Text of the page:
Neanderthals became extinct about 30,000 years ago. Their time on the earth, and some of their geographic range, overlapped with humans who anatomically resembled us.

The two closely related groups mated and produced some fertile offspring, such that portions of Neanderthal DNA were passed along to the next generations. In a proposed model, this mixing of DNA could have occurred both before and after the evolutionary divergence of non-African modern humans from a common ancestral population.

It didn't necessarily take a lot of individual hybrid offspring to introduce Neanderthal genes into early human populations. Still, Akey said that it isn't known how many Neanderthal ancestors present-day humans have.

But past interactions between the groups, Akey noted, is probably more complicated than previously thought.

"In addition, the analysis of surviving archaic lineages points to the possibility that there were fitness costs to the hybridization of Neanderthal and humans," Akey said.

"I think what was most surprising to me," Vernot noted, "is that we found evidence of selection. Last year, I would have bet that a Neanderthal/human hybrid would have been as fit as a fully modern human. This was mostly because we haven't been separated from them that long, on an evolutionary scale."

Nevertheless, the Neanderthals were also a probable source for at least a few genetic variations that were adaptive for their human descendants. Neanderthal DNA sequences are found in regions of the genome that have been linked to the regulation of skin pigmentation. The acquisition of these variants by mating with the Neanderthals may have proven to be a rapid way for humans to adapt to local conditions.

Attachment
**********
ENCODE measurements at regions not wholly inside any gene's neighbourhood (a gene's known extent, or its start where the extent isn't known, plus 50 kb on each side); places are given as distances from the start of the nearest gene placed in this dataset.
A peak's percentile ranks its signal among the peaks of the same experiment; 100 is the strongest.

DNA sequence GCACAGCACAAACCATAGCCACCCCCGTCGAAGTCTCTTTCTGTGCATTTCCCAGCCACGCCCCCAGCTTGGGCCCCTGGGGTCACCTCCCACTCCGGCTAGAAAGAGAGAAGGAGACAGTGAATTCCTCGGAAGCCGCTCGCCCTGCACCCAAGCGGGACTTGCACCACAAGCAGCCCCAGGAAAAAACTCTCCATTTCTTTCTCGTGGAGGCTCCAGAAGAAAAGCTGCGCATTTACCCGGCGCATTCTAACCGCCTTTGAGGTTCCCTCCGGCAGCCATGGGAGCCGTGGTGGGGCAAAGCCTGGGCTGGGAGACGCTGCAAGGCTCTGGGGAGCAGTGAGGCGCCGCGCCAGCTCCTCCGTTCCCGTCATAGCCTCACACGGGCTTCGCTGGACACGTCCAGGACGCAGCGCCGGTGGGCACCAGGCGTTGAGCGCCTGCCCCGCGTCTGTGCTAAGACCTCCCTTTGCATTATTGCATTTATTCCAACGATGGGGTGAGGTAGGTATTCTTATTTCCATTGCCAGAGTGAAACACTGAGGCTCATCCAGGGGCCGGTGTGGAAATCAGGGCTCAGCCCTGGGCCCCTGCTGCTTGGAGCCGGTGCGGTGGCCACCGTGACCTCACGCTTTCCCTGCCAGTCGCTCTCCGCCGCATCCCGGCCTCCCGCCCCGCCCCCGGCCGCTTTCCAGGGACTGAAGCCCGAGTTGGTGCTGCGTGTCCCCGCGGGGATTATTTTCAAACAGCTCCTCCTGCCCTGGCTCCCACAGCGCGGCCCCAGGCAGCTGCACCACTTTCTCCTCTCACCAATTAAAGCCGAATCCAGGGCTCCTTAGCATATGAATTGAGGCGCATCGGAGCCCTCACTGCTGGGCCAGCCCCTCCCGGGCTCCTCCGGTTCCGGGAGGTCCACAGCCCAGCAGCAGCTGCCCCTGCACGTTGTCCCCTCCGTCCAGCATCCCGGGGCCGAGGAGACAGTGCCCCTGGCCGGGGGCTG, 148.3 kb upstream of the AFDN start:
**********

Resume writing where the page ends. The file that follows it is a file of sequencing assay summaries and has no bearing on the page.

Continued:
"We found evidence that Neanderthal skin genes made Europeans and East Asians more evolutionarily fit," Vernot said, "and that other Neanderthal genes were apparently incompatible with the rest of the modern human genome, and thus did not survive to present day human populations."

The researchers observed that certain chromosomes arms in humans are tellingly devoid of Neanderthal DNA sequences, perhaps due to mismatches between the two species along certain portions of their genetic materials. For example, they noticed a strong depletion of Neanderthal DNA in a region of human genomes that contains a gene for a factor thought to play an important role in human speech and language.

According to the scientists, the "fossil free" method of sequencing archaic genomes not only holds promise in revealing aspects of the evolution of now-extinct archaic humans and their characteristic population genetics, it also might provide insights into how interbreeding influenced current patterns of human diversity.

Additionally, such studies might also help researchers hone in on genetic changes not found in any other species, and learn if these changes helped endow early people with uniquely human attributes.